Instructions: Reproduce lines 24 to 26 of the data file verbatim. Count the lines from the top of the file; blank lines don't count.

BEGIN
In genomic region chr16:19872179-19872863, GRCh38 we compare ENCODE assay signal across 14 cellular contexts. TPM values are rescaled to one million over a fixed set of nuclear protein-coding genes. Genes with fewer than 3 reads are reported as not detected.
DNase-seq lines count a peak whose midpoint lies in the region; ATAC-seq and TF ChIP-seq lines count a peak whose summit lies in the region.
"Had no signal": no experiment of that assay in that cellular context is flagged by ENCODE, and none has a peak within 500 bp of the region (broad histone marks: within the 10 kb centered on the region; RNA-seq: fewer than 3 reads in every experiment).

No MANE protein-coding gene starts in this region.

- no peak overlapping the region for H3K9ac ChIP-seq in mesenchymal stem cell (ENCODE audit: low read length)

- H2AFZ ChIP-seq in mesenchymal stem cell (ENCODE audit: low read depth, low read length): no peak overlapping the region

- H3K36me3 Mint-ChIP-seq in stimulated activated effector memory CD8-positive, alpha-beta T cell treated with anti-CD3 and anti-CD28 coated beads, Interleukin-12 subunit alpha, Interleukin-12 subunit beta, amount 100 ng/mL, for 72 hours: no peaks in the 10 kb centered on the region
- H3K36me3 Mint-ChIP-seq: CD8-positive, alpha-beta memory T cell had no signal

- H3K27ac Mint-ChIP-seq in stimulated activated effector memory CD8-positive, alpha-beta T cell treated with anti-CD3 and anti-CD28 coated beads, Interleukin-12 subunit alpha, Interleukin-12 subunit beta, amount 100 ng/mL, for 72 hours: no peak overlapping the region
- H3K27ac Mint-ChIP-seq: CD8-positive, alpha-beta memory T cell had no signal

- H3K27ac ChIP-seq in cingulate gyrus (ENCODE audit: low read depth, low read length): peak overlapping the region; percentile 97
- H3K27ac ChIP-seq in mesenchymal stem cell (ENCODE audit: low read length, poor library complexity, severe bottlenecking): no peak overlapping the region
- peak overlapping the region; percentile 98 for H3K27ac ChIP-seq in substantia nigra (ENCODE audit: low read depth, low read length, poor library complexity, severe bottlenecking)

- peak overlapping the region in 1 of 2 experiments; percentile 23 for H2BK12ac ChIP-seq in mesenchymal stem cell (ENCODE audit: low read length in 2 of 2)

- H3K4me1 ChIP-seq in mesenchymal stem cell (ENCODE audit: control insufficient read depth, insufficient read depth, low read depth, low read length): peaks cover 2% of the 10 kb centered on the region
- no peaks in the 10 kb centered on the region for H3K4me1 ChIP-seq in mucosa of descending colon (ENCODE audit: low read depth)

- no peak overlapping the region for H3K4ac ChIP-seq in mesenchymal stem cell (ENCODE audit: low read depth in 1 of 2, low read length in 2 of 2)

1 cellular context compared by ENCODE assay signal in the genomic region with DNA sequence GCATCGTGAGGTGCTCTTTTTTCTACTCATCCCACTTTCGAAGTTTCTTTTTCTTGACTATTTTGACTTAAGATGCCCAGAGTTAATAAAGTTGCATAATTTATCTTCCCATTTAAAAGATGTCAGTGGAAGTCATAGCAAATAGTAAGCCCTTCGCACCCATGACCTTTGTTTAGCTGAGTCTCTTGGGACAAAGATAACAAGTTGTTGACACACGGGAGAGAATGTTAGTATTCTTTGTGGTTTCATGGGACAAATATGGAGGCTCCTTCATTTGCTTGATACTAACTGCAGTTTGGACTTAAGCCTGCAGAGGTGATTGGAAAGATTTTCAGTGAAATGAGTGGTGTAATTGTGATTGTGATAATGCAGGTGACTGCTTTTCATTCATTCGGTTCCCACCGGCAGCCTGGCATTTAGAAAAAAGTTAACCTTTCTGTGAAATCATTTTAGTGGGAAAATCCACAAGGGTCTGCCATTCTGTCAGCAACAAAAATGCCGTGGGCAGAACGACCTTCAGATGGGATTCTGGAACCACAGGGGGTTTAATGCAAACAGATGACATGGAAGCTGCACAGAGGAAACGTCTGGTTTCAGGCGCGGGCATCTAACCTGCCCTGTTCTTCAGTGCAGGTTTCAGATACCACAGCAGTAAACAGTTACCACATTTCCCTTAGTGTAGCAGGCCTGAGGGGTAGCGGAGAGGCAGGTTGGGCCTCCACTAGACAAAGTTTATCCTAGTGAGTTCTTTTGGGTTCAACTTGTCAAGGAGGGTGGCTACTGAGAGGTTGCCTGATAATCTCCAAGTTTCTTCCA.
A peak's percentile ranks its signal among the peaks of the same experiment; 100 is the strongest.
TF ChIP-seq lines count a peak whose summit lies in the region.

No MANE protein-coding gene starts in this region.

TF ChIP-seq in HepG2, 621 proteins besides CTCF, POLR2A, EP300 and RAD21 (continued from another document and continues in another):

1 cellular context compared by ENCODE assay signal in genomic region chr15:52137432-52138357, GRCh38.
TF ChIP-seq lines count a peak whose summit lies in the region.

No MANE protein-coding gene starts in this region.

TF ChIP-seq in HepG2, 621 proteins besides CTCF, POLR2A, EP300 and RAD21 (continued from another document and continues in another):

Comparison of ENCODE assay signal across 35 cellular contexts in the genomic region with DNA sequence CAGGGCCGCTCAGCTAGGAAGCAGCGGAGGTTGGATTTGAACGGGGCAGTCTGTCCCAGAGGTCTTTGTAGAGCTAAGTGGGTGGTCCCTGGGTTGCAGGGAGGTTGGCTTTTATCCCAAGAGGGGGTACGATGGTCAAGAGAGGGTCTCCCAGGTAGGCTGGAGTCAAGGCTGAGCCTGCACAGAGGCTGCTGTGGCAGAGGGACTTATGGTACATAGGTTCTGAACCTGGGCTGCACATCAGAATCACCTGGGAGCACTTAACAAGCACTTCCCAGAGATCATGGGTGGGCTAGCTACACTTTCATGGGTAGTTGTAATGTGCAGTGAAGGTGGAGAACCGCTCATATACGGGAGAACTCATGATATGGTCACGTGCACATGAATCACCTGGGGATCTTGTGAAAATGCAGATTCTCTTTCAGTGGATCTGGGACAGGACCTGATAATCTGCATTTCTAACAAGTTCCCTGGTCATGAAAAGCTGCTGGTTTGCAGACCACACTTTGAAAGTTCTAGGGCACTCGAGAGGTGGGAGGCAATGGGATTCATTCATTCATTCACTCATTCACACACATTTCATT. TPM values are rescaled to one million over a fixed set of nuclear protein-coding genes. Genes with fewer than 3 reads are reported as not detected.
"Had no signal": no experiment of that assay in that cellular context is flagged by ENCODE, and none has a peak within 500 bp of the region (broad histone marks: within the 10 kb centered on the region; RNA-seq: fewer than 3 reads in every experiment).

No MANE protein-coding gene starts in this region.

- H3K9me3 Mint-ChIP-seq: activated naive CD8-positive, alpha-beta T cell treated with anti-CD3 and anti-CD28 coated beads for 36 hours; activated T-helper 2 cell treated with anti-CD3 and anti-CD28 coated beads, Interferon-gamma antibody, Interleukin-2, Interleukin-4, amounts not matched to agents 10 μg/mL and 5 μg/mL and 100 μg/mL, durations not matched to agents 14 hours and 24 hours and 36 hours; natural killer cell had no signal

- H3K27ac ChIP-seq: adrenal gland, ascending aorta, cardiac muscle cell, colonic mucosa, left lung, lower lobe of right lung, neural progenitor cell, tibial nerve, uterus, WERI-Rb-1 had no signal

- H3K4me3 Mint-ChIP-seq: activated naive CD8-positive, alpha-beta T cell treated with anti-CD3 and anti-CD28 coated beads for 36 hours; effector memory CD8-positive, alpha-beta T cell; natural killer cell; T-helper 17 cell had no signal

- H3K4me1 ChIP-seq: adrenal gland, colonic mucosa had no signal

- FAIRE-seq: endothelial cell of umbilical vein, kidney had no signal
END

TF ChIP-seq lines count a peak whose summit lies in the region.

No MANE protein-coding gene starts in this region.

TF ChIP-seq in HepG2, 621 proteins besides CTCF, POLR2A, EP300 and RAD21 (continued from another document and continues in another):